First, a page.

One of the tools I have used to assist my grazing management decisions is the pasture inventory. Like any other product inventory, a pasture inventory is a snapshot in time of what forage you have available for grazing on your farm or ranch. In productive environments, such as those with high natural rainfall or irrigated pastures, I like to do a pasture inventory every two weeks. On rangeland, I suggest a monthly inventory.

There are two basic ways to do a pasture inventory. The way I was first taught, back in the 1980s, was based on measuring dry matter yield in the pasture. The most accurate way to estimate yield is to clip a reasonable number of small sample areas, bag the clippings, weigh them, dry them, and then weigh them again. That is the way we did it in research trials.

The sample quadrats we clipped were 2.5 square feet. We cut five to 10 quadrats per sample area. Then we weighed and dried a lot of paper bags of grass clippings. It was tedious, expensive, and not nearly as accurate as we would have liked to believe. The whole process is fraught with opportunities for error. I don’t encourage anyone to actually do this process.

Over the years, we also developed methods of measuring height to estimate yield. Yes, there is a basic relationship that the taller the pasture is, the greater the yield is likely to be. This process led to the creation of the “sward stick.” Since any of these height by yield relationships have to be calibrated to clipping yields, more errors are compounded.

An easier way

The second way to do a pasture inventory is much simpler. It is based on visually estimating how much feed is available in the field. The unit of measure we use is animal-unit days per acre (AUD/A). The standard animal unit is a 1,000-pound animal at a moderate level of performance. If we use 2.6% of body weight as a standard measure of daily intake for moderate production, an animal-unit day is 26 pounds of dry matter of forage consumed. Take the total live weight and divide it by 1,000 to determine the number of animal units in the herd.

For example, if we have 100 cows weighing an average of 1,200 pounds, and they have 100 calves weighing an average of 300 pounds, we have a total herd weight of 150,000 pounds. Our herd consists of 150 animal units.

You might wonder how a visual estimate can be more accurate than clipping quadrats. Accuracy in visual estimation is based on calibrating your eye based on actual grazing events. You can train your eye to be most accurate if you are doing daily moves with your herds or flocks. You can be fairly accurate with up to weekly moves. Any longer grazing periods and your accuracy will be compromised by the variable recovery rate of the pasture being grazed. Here is how you train your eye to visualize forage availability.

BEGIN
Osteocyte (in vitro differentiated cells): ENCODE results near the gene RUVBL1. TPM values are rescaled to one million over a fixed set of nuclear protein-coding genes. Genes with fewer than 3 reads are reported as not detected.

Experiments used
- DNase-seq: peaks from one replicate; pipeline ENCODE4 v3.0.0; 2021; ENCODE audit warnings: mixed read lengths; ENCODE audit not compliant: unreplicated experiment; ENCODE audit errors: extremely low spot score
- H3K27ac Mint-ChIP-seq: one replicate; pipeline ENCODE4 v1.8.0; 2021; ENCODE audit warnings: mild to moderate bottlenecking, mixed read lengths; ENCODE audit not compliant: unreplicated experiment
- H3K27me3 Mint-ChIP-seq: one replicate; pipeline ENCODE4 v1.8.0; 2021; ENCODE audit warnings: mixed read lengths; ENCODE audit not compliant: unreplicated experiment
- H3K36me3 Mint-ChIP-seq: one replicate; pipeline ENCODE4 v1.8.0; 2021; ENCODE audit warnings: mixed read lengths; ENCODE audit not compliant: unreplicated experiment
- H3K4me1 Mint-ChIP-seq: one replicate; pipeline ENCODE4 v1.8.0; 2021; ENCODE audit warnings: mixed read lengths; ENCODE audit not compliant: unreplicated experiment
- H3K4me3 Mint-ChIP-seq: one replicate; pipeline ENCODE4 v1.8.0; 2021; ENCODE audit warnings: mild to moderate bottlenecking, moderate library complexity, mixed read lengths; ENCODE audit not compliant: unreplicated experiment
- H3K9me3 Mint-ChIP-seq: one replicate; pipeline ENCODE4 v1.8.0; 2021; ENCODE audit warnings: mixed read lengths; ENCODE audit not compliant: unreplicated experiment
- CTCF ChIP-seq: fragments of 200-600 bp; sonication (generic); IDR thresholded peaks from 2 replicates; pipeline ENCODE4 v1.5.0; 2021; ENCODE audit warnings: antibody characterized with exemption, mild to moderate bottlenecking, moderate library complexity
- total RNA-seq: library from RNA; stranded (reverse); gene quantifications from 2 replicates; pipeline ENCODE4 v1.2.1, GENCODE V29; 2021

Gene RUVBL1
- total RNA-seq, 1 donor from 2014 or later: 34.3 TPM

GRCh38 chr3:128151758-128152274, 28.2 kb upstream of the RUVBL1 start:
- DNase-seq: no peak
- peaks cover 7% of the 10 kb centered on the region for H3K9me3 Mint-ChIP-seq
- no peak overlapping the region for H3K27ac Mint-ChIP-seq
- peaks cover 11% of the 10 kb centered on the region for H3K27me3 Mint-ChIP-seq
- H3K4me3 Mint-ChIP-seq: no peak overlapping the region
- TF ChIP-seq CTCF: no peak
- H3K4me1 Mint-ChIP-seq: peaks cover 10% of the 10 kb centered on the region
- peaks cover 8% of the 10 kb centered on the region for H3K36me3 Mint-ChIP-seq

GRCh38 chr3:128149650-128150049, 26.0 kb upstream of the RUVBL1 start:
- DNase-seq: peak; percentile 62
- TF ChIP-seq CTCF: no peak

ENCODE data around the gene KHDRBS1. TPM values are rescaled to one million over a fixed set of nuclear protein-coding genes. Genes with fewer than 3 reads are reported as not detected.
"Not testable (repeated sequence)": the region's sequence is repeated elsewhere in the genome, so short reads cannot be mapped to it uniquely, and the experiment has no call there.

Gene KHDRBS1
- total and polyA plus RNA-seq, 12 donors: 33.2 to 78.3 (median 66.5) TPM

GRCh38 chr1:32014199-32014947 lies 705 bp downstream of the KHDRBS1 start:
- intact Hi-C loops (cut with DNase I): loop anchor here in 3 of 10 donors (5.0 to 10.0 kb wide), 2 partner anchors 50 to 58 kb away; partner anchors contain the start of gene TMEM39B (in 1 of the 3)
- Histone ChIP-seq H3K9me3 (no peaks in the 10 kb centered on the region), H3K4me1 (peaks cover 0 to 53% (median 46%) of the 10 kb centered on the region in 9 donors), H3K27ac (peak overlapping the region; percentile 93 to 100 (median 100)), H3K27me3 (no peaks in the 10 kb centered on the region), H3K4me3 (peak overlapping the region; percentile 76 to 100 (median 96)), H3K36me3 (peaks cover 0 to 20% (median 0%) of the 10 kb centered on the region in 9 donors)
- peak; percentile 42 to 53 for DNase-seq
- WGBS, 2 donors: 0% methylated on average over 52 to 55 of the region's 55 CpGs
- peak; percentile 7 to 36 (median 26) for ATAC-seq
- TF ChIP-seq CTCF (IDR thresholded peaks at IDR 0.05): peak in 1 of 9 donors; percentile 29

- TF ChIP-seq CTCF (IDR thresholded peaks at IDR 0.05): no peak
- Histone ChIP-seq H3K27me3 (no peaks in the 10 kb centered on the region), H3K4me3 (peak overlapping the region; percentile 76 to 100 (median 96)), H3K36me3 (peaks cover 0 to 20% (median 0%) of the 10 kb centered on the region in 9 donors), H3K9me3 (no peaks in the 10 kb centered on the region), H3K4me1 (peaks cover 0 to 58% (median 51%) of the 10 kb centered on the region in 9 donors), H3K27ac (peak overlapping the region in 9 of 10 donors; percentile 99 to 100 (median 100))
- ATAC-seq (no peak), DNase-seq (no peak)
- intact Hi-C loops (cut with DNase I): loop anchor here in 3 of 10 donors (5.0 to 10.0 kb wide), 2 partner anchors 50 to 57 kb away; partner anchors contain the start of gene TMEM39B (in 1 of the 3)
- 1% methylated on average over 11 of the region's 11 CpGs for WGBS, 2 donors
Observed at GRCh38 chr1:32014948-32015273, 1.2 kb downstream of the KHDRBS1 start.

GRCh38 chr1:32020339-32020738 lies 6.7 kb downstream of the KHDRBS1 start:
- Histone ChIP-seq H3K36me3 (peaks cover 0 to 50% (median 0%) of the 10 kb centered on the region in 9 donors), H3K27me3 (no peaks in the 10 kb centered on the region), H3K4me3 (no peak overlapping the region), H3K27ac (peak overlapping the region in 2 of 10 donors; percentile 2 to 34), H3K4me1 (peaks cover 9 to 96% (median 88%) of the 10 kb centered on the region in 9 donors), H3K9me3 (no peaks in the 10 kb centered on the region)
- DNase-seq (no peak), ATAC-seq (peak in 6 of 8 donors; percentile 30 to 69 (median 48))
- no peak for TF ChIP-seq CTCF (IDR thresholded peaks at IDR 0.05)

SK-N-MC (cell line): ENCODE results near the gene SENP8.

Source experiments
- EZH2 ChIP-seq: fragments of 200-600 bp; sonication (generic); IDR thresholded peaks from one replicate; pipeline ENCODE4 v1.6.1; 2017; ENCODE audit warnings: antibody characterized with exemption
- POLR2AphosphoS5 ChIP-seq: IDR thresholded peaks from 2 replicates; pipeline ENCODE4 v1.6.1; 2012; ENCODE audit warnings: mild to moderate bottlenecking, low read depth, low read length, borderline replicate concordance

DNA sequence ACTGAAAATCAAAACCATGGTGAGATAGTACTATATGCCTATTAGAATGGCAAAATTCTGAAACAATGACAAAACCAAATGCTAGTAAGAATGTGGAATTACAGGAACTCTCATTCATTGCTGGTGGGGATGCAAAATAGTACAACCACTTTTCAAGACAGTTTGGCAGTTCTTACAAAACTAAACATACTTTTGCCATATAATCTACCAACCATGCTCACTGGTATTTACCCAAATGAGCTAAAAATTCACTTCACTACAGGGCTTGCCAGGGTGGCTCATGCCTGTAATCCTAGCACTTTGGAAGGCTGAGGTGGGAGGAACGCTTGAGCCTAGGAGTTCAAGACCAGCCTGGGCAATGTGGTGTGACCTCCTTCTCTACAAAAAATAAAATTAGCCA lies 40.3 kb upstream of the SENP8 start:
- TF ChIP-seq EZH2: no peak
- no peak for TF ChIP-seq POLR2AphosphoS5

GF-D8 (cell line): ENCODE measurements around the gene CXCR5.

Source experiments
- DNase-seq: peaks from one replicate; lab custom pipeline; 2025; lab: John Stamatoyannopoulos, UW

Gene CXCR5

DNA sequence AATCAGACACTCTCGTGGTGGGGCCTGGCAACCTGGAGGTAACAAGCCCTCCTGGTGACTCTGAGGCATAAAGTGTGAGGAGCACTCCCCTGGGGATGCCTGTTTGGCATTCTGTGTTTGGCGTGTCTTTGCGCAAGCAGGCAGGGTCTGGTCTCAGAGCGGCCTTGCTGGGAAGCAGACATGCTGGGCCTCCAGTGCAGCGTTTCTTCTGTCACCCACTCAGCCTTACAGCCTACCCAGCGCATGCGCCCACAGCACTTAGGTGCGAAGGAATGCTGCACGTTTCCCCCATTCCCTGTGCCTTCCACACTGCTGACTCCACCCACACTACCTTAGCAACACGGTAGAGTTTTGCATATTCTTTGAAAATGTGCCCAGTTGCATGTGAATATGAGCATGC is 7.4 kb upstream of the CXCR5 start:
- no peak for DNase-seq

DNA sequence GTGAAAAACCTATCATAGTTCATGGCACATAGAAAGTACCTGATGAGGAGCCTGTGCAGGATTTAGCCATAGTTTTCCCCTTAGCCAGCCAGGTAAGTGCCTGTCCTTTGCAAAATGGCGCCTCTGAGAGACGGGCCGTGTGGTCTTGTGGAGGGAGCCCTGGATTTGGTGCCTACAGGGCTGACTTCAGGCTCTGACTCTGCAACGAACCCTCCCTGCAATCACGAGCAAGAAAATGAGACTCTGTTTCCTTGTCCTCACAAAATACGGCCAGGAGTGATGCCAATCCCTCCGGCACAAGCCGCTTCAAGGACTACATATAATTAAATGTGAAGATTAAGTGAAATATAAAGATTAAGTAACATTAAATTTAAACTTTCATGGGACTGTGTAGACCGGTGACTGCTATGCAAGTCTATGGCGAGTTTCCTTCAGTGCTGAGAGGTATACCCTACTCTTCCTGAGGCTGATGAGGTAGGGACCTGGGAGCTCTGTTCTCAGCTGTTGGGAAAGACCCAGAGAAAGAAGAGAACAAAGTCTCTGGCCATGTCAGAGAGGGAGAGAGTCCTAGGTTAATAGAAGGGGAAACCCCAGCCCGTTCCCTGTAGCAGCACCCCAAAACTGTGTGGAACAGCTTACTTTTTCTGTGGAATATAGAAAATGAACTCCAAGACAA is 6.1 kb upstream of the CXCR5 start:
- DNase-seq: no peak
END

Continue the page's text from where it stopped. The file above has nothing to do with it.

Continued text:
Make repetitive estimates

We look at the pasture and estimate there are 50 AUD/A available. Available in the pasture means we can feed 50 animal units appropriately and leave an adequate amount of postgrazing residual standing in the paddock. We’ve already determined our herd consists of 150 animal units. Simple math says we should give them 3 acres for a one-day grazing period (150 AU divided by 50 AUD/A = 3 acres per day). Using a measuring wheel or a mapping app on our phone, we set up our polywire paddock to be exactly 3 acres.

We come back tomorrow at the same time of day and assess the results of our first daily allocation. If there are only 2 inches of grass left and we were expecting there to be 4 to 5 inches, we guessed too high. There was more likely only 30 AUD/A available, so now we set up our Day 2 allotment to be 5 acres (150 AU divided by 30 AUD/A = 5 acres per day).

Once again, we come back tomorrow at the same time of day. Now we find we have 6 to 7 inches of grass left in the pasture. Dropping our estimate down to 30 AUD/A was too great of a correction. On Day 3, we estimate there to be 40 AUD/A available so we set up a 3.75-acre paddock and check our results the next day.

If this process is repeated, soon we find our pregrazing estimate AUD/A and our corresponding paddock size are giving us the results we are looking for. Back in the 1970s, New Zealand researchers determined 30 repetitions of the process would create a grazier’s eye that was statistically as accurate as the best instruments we have available for measuring pasture yield.

Why is this process so accurate? Because it is completely based on what actually happened in the pasture.

This article appeared in the February 2024 issue of Hay & Forage Grower on page 20.

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